• Advance Notice Requirements.  The CCGP states that ISS will review proposals to adopt Advance Notice Policies on a case-by-case basis, supporting Policies that provide a reasonable framework for shareholders to nominate directors by allowing shareholders to submit director nominations as close to the meeting date as reasonably possible and within the broadest window possible.  Efforts to ensure full disclosure of dissident shareholder’s economic and voting position in the company will be supported.  The revised policy requires the board of directors to have the authority to waive any provisions of the Advance Notice Policy that may provide nominating shareholders with legal recourse if denied access to the ballot.  Under the revised policy, ISS will recommend voting against an Advance Notice Policy if such Policy only permits the board to waive a portion of the advance notice provisions in its sole discretion or if the company requires any proposed nominee to deliver a written agreement that requires the proposed nominee to comply with all policies and guidelines of the company that are applicable to directors, which may impede the ability of such nominees, if elected, to affect positive change in respect of the board of directors and corporate governance of the company.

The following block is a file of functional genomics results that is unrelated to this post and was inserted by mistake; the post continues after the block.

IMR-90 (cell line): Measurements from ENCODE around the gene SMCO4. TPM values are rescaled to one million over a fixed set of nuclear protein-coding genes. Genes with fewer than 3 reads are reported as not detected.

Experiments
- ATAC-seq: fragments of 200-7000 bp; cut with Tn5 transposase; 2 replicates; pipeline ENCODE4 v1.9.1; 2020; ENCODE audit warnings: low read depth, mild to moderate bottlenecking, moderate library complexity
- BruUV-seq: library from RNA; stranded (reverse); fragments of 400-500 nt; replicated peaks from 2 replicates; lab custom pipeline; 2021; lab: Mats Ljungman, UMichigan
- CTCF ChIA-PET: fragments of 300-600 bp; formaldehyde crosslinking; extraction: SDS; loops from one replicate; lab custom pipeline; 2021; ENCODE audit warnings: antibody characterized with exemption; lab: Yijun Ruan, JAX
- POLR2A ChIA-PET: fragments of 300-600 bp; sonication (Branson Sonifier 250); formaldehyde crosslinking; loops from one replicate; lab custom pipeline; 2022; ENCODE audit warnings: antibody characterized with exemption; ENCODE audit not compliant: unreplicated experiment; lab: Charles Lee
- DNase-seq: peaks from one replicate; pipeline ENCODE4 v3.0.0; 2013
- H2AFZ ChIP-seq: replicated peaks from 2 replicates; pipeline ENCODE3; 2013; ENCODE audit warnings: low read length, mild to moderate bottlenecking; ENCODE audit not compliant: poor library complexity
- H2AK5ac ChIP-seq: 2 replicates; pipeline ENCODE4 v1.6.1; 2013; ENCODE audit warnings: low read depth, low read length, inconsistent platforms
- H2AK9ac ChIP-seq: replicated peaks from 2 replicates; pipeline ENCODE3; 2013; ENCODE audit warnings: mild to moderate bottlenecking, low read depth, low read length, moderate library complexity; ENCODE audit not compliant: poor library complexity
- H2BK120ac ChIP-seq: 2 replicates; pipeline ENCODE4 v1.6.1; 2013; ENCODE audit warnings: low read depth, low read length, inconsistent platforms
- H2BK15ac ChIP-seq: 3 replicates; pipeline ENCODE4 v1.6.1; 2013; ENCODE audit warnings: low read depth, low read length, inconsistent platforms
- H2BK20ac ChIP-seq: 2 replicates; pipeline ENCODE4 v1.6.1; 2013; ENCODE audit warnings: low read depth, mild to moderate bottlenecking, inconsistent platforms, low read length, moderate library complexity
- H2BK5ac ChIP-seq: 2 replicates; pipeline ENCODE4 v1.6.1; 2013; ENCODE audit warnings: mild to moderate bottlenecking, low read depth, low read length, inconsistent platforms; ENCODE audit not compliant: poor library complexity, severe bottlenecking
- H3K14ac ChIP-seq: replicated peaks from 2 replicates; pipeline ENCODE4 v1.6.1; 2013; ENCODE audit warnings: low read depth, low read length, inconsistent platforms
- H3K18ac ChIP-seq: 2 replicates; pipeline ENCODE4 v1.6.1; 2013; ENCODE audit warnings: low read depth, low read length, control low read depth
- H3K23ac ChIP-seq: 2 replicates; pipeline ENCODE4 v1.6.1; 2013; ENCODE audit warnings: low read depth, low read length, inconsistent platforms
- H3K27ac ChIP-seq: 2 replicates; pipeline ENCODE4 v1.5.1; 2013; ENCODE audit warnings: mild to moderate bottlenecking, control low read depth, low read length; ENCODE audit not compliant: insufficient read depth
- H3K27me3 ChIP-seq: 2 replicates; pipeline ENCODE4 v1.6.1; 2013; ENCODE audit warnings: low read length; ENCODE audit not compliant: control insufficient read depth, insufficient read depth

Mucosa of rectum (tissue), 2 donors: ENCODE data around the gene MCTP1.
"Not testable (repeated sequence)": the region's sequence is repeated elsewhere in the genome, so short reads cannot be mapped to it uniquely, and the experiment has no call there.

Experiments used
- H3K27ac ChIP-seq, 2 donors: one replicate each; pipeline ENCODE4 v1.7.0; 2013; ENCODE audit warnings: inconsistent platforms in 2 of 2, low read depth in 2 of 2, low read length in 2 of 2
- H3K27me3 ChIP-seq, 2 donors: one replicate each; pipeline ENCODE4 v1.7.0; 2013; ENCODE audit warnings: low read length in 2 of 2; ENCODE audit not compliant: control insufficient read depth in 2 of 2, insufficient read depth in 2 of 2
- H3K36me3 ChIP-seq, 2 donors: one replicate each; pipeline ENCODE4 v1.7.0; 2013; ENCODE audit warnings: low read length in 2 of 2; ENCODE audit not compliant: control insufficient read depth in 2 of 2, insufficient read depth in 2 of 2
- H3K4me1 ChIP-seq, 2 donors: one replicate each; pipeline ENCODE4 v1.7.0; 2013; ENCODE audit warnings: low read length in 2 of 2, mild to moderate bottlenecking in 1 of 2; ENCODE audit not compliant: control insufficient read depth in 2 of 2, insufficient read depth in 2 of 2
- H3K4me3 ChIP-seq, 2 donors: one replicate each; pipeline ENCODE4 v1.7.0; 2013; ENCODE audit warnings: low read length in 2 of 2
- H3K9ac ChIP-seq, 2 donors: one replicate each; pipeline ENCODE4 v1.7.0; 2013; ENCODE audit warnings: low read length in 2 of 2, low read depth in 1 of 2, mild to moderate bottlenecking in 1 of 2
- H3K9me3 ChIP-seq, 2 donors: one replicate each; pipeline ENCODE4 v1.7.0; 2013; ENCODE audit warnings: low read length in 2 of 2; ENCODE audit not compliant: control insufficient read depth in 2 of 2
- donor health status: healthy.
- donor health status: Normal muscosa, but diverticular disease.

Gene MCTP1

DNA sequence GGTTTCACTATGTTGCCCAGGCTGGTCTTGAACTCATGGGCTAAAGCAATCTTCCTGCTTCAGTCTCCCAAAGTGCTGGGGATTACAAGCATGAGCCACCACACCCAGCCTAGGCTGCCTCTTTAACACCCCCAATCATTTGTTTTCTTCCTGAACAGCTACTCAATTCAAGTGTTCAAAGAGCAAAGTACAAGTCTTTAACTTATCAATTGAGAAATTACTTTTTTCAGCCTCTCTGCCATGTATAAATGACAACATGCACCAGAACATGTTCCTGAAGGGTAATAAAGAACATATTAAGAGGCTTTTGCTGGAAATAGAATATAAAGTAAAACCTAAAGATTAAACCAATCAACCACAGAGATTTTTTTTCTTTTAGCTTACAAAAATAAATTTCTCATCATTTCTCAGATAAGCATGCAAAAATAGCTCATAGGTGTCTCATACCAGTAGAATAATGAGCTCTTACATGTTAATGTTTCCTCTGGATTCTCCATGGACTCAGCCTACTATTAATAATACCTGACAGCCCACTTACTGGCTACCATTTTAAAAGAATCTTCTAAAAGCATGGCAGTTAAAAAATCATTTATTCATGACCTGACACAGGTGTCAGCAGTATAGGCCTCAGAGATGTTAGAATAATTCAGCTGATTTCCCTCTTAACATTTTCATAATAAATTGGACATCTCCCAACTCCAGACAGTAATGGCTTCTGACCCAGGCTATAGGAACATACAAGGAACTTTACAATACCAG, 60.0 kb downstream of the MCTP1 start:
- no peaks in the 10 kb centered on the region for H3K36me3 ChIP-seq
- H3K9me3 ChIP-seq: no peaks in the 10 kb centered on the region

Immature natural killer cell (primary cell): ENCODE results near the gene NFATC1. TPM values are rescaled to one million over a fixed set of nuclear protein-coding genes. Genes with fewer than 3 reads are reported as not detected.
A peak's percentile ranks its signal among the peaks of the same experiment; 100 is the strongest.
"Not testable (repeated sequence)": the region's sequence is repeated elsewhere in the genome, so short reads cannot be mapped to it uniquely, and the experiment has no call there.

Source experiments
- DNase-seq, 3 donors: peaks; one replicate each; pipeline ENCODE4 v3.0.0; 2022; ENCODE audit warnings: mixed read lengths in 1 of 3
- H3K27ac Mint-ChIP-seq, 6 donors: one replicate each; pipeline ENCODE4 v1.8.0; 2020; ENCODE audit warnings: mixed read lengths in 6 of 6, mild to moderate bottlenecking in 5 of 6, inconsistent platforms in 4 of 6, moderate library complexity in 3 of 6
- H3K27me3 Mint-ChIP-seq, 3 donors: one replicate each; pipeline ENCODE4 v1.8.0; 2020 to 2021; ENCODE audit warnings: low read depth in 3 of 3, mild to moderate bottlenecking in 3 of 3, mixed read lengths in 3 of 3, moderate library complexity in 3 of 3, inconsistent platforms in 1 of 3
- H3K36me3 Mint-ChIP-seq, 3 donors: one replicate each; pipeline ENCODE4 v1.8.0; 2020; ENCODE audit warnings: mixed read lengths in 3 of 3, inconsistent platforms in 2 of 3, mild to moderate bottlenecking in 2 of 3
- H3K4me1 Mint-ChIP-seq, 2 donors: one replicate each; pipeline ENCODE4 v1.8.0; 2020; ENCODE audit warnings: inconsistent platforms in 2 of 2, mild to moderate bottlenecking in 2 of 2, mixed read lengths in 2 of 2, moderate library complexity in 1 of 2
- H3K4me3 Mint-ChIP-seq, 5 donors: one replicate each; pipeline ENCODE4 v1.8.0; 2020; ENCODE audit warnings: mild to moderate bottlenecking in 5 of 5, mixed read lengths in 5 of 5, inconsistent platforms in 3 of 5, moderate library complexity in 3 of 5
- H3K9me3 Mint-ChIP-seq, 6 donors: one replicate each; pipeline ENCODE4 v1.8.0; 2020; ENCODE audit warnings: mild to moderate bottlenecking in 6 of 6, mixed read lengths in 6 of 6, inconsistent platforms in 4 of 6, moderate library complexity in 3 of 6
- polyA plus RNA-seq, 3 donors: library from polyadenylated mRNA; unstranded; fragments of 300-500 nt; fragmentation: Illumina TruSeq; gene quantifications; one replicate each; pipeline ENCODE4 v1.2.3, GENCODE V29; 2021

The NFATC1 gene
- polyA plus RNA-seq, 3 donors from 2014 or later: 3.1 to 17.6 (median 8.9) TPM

• Re-pricing Stock Options and Extending Option Terms.  The CCGP states that ISS will generally recommend voting against proposals to re-price outstanding stock options.  The revised policy removes current exceptions to this general policy.  The revised policy also states that ISS will recommend voting against proposals to extend option terms.
  • Enhanced Shareholder Meeting Quorum for Contested Director Elections.  The revised policy states that ISS will generally recommend against new by-laws or amended by-laws that would establish two different quorum levels for electing directors, where a higher quorum level is required for shareholder meetings in which shareholders seek to replace the majority of the current board of directors.